'Decision to let MKs to fly business class reflects reality'

Knesset Speaker Reuven Rivlin’s office defends Rivlin’s decision, arguing those who opposed it were attempting to make political hay.

rivlin in knesset 298  (photo credit: Ariel Jerozolimski [file])
rivlin in knesset 298
(photo credit: Ariel Jerozolimski [file])
Fending off intense criticism for allowing MKs to travel business class during work-related flights, Knesset Speaker Reuven Rivlin’s office defended Rivlin’s decision Monday, arguing that those who opposed it were attempting to make political hay.
Rivlin’s spokesman Harel Tubi told The Jerusalem Post that all of the members of the Knesset Speakers’ Committee – a steering committee that includes both opposition and coalition MKs – supported Rivlin’s decision during their weekly meeting Monday.
Rivlin’s office added that the proposal was simply codifying current procedures. Fewer than a dozen MKs, they said, actually traveled in economy class in recent Knessets. The others submitted various explanations – including knee and back pain, special status as a former minister, pregnancy and the need to arrive and immediately begin work – as justifications for ordering the significantly more expensive tickets.
A number of veteran MKs who preferred to remain nameless said that they thought that the proposal was realistic and purposeful. They told stories of being harassed by passengers while flying for official purposes, and added that in practice, elderly or infirm MKs generally flew in business class.
Frequently, some MKs or groups of MKs were afforded free upgrades – a practice that put them at risk of ethics violations for accepting a valuable perk.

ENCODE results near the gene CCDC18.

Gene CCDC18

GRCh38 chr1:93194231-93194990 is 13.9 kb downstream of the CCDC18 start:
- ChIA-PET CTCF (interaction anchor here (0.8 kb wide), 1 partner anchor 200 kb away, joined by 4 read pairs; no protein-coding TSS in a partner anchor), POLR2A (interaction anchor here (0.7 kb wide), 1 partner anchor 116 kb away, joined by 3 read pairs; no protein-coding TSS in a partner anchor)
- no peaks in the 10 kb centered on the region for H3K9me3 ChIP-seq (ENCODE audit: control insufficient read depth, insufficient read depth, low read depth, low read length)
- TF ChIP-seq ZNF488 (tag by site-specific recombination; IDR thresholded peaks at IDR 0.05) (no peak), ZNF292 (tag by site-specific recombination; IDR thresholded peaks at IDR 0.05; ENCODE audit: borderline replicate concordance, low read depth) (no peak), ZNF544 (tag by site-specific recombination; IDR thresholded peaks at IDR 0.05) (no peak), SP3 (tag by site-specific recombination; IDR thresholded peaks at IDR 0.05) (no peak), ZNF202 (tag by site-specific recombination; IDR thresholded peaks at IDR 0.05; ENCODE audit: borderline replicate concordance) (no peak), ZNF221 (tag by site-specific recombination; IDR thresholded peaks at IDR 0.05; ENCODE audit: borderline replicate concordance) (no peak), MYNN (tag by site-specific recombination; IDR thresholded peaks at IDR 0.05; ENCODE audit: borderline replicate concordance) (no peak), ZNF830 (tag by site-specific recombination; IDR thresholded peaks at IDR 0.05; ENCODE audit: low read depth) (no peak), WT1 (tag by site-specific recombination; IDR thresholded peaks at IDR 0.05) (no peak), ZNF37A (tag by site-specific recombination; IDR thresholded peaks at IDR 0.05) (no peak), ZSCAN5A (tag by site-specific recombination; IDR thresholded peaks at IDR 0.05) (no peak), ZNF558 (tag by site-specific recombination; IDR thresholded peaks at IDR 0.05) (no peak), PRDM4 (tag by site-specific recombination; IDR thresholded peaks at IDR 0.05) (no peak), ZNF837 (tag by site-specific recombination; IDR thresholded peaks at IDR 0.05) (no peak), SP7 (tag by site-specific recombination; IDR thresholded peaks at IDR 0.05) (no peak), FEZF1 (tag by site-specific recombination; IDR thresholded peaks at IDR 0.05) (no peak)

But earlier Monday, Prof. Reuven Gronau of the Public Committee to Determine Salary and Payments for MKs, told the House Committee that his panel had recommended the upgrade to business class only on flights longer than six hours. Such upgrades are the current procedure for directors-general of government ministries.
Gronau appeared before the House Committee for a hearing on the subject of special services for MKs with special needs, such as restricted mobility.
Asked about flights, Gronau said that there is no clear guideline and that “on long flights MKs travel in business, but on shorter flights some fly in business while others fly in economy.”
His committee, he said, had suggested three weeks ago that the same criteria applied to directors-general be applied to MKs.
The only response to their recommendation that Gronau knew of was the article published Monday morning in Hebrew-language daily Yediot Aharonot revealing – and blasting – Rivlin’s decision.
“It is a pity that the House Committee had to hear about this from the media,” complained House Committee Chairman Yariv Levin (Likud). “A topic like this should be grounded in a fair and appropriate debate.”
MK Ilan Gilon (Meretz) said that he opposed the upgrade, as did MK Shlomo Molla (Kadima).
But other MKs, speaking to Rivlin behind closed doors, said that they understood the decision. Even opposition MKs reportedly told the speaker that if they were forced to face public criticism every time they traveled overseas on official business, they preferred to remain in Israel.
Sources close to Rivlin had particularly harsh words for attempts totie the flight upgrades to a recent decision to issue tenders forcommittee spokesmen.
“Anyone who thinks that these [decisions] are designed to curry favorwith MKs should look carefully at the facts,” said one staffer. “Thecommittee spokespeople aren’t presents for the committee chairmen. Theywon’t work for the committee chairmen, nor will they answer to them,but rather to the Knesset spokesman.
“In fact, part of the goal is to neutralize the political impact of thecommittee chairmen by having a spokesman who will report everythingthat was said, and not just what the chairman wants released.”